Climate Change: There is No ‘Consensus’
There is no ‘consensus’ on the human impact on climate, and certainly no consensus on what should be done.
Last December the United Nations COP-21 “climate talks” made international headlines, and most Americans are familiar with the issue that used to be called global warming — but is now “climate change.” It is a safe bet, however, that few Americans are aware that there is actually a debate underway about the causes: it is not “settled science” as so many on the political left would have people believe.
Because of Climate Change’s trumpeting by the dominant liberal-leaning media, many people have heard the claim that 97% of scientists believe in man-made global warming. Unfortunately, the truth about that hyperbole has not reached as big an audience: the study claiming a 97% consensus of scientists is not factually true.
Writing at the Media Research Center’s website, Jeff Dunetz has reported that the study “was a qualitative study which relied on opinion and produced biased results.”
Another unfortunate fact is that few Americans are aware of the work of The Nongovernmental International Panel on Climate Change (NIPCC). What is the NIPCC? It is “an international panel of nongovernment scientists and scholars who have come together to understand the causes and consequences of climate change.”
Because we are not predisposed to believe climate change is caused by human greenhouse gas emissions, we are able to look at evidence the Intergovernmental Panel on Climate Change (IPCC) ignores. Because we do not work for any governments, we are not biased toward the assumption that greater government activity is necessary.
The NIPCC has held a number of international conferences and issued several science-based reports. According to the NIPCC website, some of the scientists contributing to the effort “have asked not to be named in NIPCC reports for fear of losing research grants and being blacklisted by professional journals.”
Here are some facts that more people should know.
Starting in 2009, NIPCC has been publishing a series titled “Climate Change Reconsidered.” Its thousands of pages summarize the science behind the controversy.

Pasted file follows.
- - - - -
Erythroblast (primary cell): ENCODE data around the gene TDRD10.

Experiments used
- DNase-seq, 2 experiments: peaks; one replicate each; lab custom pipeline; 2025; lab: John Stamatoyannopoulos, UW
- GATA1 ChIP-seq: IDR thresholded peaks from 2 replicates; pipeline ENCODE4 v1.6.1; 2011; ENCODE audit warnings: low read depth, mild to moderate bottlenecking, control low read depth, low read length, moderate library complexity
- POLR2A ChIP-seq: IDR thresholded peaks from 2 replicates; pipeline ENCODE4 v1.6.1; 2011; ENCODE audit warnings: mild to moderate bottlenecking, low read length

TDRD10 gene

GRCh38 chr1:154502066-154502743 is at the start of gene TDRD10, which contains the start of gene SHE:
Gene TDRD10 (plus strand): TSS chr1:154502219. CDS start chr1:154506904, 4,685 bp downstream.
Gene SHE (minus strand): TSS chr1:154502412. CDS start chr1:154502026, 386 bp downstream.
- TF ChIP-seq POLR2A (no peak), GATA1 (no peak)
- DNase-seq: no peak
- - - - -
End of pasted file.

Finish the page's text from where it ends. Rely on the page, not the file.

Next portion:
Together, they represent contributions from more than 50 climate scientists and cite more than 4,000 peer-reviewed articles. … [The] work is credible and respected in the climate science community. ‘Climate Change Reconsidered’ has been cited in about 100 articles in peer-reviewed science journals. The Chinese Academy of Sciences thought so highly of it that it translated and published a Chinese edition of the first two volumes in the series.
In a recently published op ed, the Heartland Institute’s Joe Bast answered the oft-stated claim that “Climate change is real, and humans are responsible. This is not debatable if you believe in science. The science is clear. And that means there is only one question still worth asking: What on Earth are we going to do about it?”
Here was the start of Joe Bast’s response:
Climate change is real, but the only part of the science that is ‘clear’ is that the impact of humans on the climate is tiny compared with natural variability. If that’s the case, then the only question ‘still worth asking’ is: Why are we wasting billions of dollars and destroying millions of jobs without any hope of stopping or delaying global warming?
Bast has been studying the work of climate scientists for twenty years, and has helped edit the NIPCC series “Climate Change Reconsidered.”
“There is no ‘consensus’ on the human impact on climate,” Bast wrote, “and certainly no consensus on what should be done.”
The surveys and articles cited in support of that claim have been debunked many times. They invariably ask the wrong people (often non-scientists or only scientists likely to agree with the alarmist views) or the wrong questions (for example, if any warming has occurred rather than whether humans are responsible for the warming). Credible surveys of real climate scientists show extensive disagreement on basic scientific issues.
The human impact is very small. Many scientists who are expert on the ‘attribution’ issue say doubling the concentration of carbon dioxide (the main man-made greenhouse gas) in the atmosphere from its preindustrial level would likely cause a warming of less than 2 degrees Fahrenheit, half of which should already have occurred. If you think that’s a lot, get up and walk to another room. Chances are, you will experience 2 degrees of warming or cooling.
Even a warming of twice that much, should it occur, would fall within the bounds of natural variability. Temperatures were warmer during the Medieval Warm Period of 1,000 years ago, the Roman Warm Period of 2,000 years ago, and the Holocene Climatic Optimum of 5,000 years ago. Humans and ecological systems thrived during those warmer periods. There’s no reason to believe the results would be any less beneficial in coming centuries.
More Americans need to become aware of the work of NIPCC, and hear in greater detail, the facts put forward by those challenging the popular narrative regarding man-made global warming.
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